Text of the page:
She nuzzled his neck and purred.

Pollie blinked back tears and looked at each of her adult children as they yelled, criticized, and berated each other. Opening her arms, she asked Ganymede to give Miss LeMeow to her.

One hour later, Pollie and Miss LeMeow sat at a booth at Starbucks. Miss LeMeow’s pink tongue licked at the tiny styrofoam container of milk Pollie had placed on the floor. Jumping, Miss LeMeow landed in Pollie’s lap, snuggled up and fell asleep.

“Next Thanksgiving Day, Miss LeMeow, let’s make this our tradition.”

Miss LeMeow’s bright blue eyes opened. Pollie felt sure that she saw a smile cross the little cat’s face.

Jenny W. Andrews Copyright 2021

American Irony

As of late, I have noticed the increasing number of homeless standing in the shadow of recently constructed million dollar condominiums in the downtown riverfront area of my city. It is a cruel juxtaposition of wealth and poverty in this land of alleged riches and opportunity; a land where people from other lands are risking life and limb to set foot into this mirage, this smoke and mirrors, this illusion, this sleight of hand. Poverty is real and it is increasing by leaps and bounds in this land. It is ironic that the land known for its wealth and opportunity is fraught with poverty and lack of opportunity. There is a face, an American face, that the world would never recognize if all it depends on are the images of the wealth of Hollywood stars and movies, the Big Tech executives with their massive wealth, and the nearly complete lack of coverage of the American homeless crisis.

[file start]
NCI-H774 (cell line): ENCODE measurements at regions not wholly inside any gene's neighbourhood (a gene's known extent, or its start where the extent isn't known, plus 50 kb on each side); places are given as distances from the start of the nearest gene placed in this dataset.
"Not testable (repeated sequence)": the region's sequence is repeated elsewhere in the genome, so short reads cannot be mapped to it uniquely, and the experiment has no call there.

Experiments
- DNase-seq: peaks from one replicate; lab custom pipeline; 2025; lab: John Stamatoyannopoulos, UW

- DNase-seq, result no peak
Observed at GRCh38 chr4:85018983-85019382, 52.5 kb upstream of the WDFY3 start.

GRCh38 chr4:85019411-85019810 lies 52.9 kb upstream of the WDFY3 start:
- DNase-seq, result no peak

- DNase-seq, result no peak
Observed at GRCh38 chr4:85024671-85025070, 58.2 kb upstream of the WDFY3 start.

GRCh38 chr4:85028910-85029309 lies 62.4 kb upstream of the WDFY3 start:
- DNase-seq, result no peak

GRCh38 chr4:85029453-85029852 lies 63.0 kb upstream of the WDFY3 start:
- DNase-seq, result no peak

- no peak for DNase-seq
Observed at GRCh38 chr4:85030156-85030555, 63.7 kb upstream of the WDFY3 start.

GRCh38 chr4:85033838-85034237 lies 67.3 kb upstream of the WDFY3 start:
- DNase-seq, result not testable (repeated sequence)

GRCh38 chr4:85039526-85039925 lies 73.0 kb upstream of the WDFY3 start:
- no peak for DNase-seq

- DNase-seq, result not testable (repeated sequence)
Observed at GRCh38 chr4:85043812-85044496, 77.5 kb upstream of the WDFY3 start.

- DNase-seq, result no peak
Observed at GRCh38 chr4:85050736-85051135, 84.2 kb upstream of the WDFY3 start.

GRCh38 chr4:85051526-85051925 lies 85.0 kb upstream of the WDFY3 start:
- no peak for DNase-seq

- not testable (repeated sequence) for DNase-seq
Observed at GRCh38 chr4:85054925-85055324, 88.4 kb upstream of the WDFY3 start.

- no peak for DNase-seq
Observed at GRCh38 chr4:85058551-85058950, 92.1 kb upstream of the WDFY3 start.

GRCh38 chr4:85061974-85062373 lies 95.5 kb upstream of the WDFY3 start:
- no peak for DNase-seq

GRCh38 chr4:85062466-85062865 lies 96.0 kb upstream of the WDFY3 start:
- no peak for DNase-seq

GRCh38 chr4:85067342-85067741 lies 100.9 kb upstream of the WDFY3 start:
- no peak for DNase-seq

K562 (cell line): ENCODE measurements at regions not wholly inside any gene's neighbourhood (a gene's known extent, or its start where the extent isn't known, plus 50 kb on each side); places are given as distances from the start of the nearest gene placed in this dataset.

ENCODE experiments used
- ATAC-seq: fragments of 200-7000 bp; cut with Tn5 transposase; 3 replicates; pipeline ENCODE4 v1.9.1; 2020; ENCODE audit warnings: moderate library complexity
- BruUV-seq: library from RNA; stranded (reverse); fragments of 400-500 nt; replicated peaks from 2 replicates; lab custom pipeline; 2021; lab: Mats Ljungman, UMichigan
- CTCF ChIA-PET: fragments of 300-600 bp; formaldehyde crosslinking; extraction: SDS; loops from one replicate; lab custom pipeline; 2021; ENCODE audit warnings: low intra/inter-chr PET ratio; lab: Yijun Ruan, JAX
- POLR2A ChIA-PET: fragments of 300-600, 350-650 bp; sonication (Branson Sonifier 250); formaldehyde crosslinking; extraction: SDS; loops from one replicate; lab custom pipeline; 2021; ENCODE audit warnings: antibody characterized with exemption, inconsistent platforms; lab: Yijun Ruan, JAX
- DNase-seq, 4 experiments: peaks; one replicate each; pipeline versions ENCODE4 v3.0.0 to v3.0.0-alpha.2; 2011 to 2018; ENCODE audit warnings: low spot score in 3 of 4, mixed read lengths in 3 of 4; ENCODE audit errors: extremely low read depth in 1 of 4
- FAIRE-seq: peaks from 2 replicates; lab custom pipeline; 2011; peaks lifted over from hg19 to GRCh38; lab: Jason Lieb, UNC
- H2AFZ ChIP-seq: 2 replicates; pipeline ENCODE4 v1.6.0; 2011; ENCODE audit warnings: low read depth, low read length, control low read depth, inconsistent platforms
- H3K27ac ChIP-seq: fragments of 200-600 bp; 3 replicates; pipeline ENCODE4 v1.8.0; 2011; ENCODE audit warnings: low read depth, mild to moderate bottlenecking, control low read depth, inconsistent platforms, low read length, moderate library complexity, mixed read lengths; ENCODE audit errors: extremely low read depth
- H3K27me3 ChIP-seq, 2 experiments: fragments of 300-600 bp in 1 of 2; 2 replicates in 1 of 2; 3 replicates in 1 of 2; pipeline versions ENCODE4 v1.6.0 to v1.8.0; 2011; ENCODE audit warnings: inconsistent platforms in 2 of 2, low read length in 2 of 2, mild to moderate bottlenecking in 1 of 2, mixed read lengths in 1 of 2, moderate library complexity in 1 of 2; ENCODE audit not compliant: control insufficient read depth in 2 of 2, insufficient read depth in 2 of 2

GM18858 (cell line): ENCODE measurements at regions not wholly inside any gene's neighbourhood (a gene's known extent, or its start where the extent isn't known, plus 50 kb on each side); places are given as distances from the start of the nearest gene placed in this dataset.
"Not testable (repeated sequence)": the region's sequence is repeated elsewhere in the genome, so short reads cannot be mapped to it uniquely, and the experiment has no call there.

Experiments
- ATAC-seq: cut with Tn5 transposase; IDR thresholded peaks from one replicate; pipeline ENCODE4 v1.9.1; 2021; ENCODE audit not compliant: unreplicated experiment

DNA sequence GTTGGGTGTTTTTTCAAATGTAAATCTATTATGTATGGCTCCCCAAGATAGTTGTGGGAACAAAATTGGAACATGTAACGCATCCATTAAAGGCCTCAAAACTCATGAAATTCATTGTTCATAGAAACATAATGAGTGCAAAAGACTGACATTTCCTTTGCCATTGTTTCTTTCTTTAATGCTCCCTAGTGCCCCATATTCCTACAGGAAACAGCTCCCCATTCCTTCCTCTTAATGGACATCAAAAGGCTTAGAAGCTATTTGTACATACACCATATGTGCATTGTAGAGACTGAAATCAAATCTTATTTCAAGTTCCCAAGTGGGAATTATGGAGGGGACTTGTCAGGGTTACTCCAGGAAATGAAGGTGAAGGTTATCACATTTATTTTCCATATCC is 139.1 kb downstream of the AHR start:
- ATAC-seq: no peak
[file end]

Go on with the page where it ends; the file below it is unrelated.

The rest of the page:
Why am I writing about this?

Well, for the last few months, I have driven past several homeless men and women who have increasingly began to gather at the intersections that I travel to get to work. I have noticed that the county’s downtown library parking garage is now becoming a homeless encampment with tents, blankets, boxes, shopping carts, and a growing group of homeless. I have witnessed homeless sprawled out on park benches along the sidewalks. With them, they hold duffle bags and other bags that indicate that they are carrying all their worldly possessions with them.